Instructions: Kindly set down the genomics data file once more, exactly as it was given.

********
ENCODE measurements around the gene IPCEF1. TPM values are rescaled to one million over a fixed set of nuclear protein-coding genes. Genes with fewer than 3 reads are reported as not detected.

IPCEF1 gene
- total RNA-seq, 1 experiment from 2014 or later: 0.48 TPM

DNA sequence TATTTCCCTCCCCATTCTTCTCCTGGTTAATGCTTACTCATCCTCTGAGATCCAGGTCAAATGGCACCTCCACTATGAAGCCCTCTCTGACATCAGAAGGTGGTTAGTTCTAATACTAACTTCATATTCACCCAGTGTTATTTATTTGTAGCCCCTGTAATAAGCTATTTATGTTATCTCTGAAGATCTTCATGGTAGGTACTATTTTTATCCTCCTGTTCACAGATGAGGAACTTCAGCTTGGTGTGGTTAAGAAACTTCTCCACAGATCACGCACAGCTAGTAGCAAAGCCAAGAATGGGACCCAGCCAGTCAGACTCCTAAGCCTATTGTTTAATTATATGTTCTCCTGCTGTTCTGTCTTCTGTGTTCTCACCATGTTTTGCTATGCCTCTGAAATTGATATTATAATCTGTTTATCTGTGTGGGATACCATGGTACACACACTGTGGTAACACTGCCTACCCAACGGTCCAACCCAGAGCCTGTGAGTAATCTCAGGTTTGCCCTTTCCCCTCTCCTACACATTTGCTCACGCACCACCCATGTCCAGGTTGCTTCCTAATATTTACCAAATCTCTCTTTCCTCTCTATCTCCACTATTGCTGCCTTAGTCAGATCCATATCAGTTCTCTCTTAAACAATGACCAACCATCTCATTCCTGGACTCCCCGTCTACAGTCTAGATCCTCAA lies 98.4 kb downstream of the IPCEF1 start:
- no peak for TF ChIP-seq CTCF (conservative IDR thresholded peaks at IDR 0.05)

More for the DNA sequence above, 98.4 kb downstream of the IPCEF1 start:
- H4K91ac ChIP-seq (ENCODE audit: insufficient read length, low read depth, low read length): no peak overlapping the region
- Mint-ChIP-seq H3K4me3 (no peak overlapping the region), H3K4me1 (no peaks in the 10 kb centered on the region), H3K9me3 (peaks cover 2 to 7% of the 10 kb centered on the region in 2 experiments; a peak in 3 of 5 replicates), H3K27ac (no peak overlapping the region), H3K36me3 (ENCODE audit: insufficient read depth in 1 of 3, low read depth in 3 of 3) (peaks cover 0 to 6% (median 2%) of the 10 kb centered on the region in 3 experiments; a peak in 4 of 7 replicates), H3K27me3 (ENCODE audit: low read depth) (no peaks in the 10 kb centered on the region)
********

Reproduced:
ENCODE measurements around the gene IPCEF1. TPM values are rescaled to one million over a fixed set of nuclear protein-coding genes. Genes with fewer than 3 reads are reported as not detected.

IPCEF1 gene
- total RNA-seq, 1 experiment from 2014 or later: 0.48 TPM

DNA sequence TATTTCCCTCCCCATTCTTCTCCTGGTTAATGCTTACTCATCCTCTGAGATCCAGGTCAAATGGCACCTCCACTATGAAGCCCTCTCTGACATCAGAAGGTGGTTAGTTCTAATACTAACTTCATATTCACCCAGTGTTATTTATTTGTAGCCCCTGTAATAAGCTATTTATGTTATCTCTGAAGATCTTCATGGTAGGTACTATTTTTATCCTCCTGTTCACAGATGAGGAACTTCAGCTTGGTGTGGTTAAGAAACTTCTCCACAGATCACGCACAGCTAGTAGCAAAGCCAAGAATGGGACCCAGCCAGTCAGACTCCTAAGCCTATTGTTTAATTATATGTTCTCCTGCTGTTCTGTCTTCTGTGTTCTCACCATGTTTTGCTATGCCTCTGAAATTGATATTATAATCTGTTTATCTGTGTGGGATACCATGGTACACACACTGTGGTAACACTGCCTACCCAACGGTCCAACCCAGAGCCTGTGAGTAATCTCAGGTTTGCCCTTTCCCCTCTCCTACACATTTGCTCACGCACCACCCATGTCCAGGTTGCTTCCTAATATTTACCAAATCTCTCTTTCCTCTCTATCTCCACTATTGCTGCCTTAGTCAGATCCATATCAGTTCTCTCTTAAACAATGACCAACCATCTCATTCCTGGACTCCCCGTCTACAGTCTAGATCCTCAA lies 98.4 kb downstream of the IPCEF1 start:
- no peak for TF ChIP-seq CTCF (conservative IDR thresholded peaks at IDR 0.05)

More for the DNA sequence above, 98.4 kb downstream of the IPCEF1 start:
- H4K91ac ChIP-seq (ENCODE audit: insufficient read length, low read depth, low read length): no peak overlapping the region
- Mint-ChIP-seq H3K4me3 (no peak overlapping the region), H3K4me1 (no peaks in the 10 kb centered on the region), H3K9me3 (peaks cover 2 to 7% of the 10 kb centered on the region in 2 experiments; a peak in 3 of 5 replicates), H3K27ac (no peak overlapping the region), H3K36me3 (ENCODE audit: insufficient read depth in 1 of 3, low read depth in 3 of 3) (peaks cover 0 to 6% (median 2%) of the 10 kb centered on the region in 3 experiments; a peak in 4 of 7 replicates), H3K27me3 (ENCODE audit: low read depth) (no peaks in the 10 kb centered on the region)